Credit: WellSpan York Hospital Forensic Examiner Team
EMS brings a 2-year-old female to the emergency department with concern for hypothermia and malnutrition (see Figure 1). During a police welfare check, the patient’s deceased mother was found surrounded by drug paraphernalia in the bedroom of a small apartment. The child was on the floor next to her mother. No other people were present. EMS noted there was no heat in the apartment and that the floor was covered with animal feces.
The child did well during her emergency department stay. A children and youth caseworker was contacted and took custody of the child because no adult relatives could be located.
Neglect is the most common form of child abuse, accounting for 75 percent of child abuse cases in the United States in 2015. In the United States, roughly 1,700 children die from child abuse and neglect each year. Most of these fatalities are thought to occur due to neglect.1
Definitions of neglect vary from state to state, but the common thread is failure of a caretaker to provide for a child’s basic needs, including food and water, clothing, shelter, medical care, and supervision appropriate for the child’s age, resulting in actual or potential harm.2
Neglect can be classified as follows:
- Physical neglect: Failure to provide adequate food, clothing, or shelter, and inadequate supervision
- Emotional neglect: Failure to provide love, attention, and security
- Educational neglect: Failure to enroll the child in school, and truancy without a medical cause
- Medical neglect: Failure to seek medical care or nonadherence with health care recommendations, resulting in actual or potential harm to the child
- Inadequate supervision: Failure to provide adequate supervision for the child’s level of maturity, failure to provide adequate caretakers, or failure to protect the child from safety hazards
Risk factors for neglect can be divided into environmental and family factors. Examples of environmental factors include poverty and lack of social support. Family factors can include a single-parent home or a history of domestic violence.
Children are more likely to suffer neglect if a parent is a substance abuser, is unemployed, or has mental illness. Substance abuse is a factor in one-third to two-thirds of child abuse cases. Most children affected are very young or have medical problems, such as developmental delay and/or behavioral issues.
Consequences of Neglect
Emergency physicians may readily recognize the acute manifestations of child neglect, such as failure to thrive, untreated medical and dental conditions, and environmental exposures. In the long-term, neglected children experience more severe cognitive deficits than children who suffer other types of abuse.3 The psychological effects of neglect may result in high-risk behaviors, such as alcohol or drug abuse. Neglected children are at increased risk for adverse health effects and certain chronic diseases as adults, including coronary artery disease, cancer, pulmonary disease, hepatic disease, obesity, hypertension, and hyperlipidemia.4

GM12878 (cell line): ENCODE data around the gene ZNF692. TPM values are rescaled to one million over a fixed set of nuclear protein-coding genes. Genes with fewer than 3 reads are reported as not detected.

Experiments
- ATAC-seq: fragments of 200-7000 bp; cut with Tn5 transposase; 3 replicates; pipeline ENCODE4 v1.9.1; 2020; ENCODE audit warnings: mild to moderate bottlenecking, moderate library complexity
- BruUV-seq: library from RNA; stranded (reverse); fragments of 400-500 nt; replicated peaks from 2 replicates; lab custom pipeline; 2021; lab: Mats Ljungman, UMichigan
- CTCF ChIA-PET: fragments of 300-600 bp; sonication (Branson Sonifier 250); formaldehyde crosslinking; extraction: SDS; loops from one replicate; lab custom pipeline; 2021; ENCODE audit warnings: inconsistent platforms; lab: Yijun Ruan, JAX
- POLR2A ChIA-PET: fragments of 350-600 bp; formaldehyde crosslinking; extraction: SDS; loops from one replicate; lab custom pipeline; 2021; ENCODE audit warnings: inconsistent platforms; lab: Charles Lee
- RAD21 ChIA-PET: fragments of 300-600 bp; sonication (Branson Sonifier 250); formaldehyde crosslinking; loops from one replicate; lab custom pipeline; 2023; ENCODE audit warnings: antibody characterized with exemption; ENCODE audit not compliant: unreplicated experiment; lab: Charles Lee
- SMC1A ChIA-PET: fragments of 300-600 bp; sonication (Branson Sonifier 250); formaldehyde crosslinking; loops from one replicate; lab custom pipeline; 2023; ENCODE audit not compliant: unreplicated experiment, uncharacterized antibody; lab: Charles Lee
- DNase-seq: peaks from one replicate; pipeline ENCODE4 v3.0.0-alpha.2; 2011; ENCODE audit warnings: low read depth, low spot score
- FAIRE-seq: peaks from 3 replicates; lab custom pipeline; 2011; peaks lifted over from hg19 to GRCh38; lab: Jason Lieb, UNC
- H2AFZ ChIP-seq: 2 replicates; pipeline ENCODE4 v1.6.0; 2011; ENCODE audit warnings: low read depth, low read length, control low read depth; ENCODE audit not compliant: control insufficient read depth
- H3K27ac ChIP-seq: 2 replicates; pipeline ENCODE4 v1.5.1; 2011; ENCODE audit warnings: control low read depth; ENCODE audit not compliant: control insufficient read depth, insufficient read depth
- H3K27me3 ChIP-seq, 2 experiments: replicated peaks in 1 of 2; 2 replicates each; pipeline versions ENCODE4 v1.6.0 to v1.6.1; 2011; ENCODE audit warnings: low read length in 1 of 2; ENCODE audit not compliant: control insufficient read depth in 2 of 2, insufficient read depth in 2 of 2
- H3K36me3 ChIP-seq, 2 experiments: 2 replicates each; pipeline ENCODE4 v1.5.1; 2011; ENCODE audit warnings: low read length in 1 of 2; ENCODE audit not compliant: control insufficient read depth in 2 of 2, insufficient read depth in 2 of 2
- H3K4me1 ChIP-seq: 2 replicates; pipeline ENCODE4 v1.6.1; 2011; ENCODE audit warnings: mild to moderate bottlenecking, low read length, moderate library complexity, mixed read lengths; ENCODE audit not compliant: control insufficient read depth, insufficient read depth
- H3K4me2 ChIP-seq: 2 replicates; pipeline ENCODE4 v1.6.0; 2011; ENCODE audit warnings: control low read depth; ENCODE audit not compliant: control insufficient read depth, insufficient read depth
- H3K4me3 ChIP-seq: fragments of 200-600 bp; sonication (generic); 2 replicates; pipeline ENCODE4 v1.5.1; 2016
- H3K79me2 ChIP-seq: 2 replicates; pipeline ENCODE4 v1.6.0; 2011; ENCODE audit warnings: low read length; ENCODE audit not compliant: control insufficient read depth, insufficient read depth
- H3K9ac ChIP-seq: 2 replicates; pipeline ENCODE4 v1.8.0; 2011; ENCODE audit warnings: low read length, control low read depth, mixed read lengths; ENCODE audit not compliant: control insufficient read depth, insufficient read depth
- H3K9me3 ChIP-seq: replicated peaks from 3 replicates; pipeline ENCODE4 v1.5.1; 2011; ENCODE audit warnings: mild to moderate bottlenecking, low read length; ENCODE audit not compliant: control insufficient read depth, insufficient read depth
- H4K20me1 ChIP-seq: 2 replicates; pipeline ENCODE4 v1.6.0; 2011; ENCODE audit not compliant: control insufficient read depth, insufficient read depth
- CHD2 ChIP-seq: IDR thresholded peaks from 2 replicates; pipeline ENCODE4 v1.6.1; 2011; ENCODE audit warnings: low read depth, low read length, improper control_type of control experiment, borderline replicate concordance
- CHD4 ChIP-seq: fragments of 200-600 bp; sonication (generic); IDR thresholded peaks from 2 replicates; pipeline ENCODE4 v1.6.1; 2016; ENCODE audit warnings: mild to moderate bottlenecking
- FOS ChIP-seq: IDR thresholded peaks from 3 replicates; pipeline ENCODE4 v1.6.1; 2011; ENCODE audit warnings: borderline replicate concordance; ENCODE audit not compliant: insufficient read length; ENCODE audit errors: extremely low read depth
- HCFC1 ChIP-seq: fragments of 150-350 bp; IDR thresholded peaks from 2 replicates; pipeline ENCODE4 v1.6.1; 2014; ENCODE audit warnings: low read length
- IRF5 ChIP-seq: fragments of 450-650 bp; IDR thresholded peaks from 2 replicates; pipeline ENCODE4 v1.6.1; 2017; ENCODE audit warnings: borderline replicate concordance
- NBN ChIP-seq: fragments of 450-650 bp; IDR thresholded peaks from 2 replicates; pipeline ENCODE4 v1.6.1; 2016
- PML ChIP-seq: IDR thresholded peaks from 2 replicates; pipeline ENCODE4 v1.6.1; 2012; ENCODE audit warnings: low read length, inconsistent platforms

Recognition and Screening
Because there are different types of child neglect, there is no single correct approach for screening. If you suspect neglect, interview the child alone if possible. Specific questions may include:
- Where do you live? Is it warm enough in the winter?
- Do you have enough food?
- Do you get medicine when you are sick?
- Do you go to school every day?
- When your parents are not home, who takes care of you?
All U.S. states and territories have statutes regarding mandated reporting of child abuse and neglect to an appropriate agency. In most jurisdictions, individuals who have frequent contact with children as a result of employment or volunteer work are mandated reporters. Typically, only reasonable grounds for suspicion of abuse or neglect are required—the burden of proof falls upon the investigating agency. Most states and territories have statutes that protect the identity of the reporter from disclosure.5 Important: Emergency physicians must know the reporting requirements and procedures in the state in which they practice.
- Child maltreatment 2015. US Department of Health and Human Services Children’s Bureau website. Available at: acf.hhs.gov/programs/cb/research-data-technology/statistics-research/child-maltreatment. Accessed April 16, 2018.
- Acts of omission: an overview of child neglect. Child Welfare Information Gateway website. Available at: childwelfare.gov/pubPDFs/acts.pdf. Accessed April 16, 2018.
- Hildyard, KL, Wolfe, DA. Child neglect: developmental issues and outcomes. Child Abuse Negl. 2002;26(6-7):679-695.
- Felitti VJ, Anda RF, Nordenberg D, et al. Relationship of childhood abuse and household dysfunction to many of the leading causes of death in adults. The Adverse Childhood Experiences (ACE) study. Am J Prev Med. 1998;14(4):245-258.
- Mandatory reporters of child abuse and neglect. Child Welfare Information Gateway website. Available at: childwelfare.gov/topics/systemwide/laws-policies/statutes/manda/. Accessed April 16, 2018.
Dr. Rozzi is an emergency physician; director of the Forensic Examiner Team at WellSpan York Hospital in York, Pennsylvania; and chair of the Forensic Medicine Section of ACEP.
Dr. Riviello is professor of emergency medicine at Drexel Emergency Medicine in Philadelphia.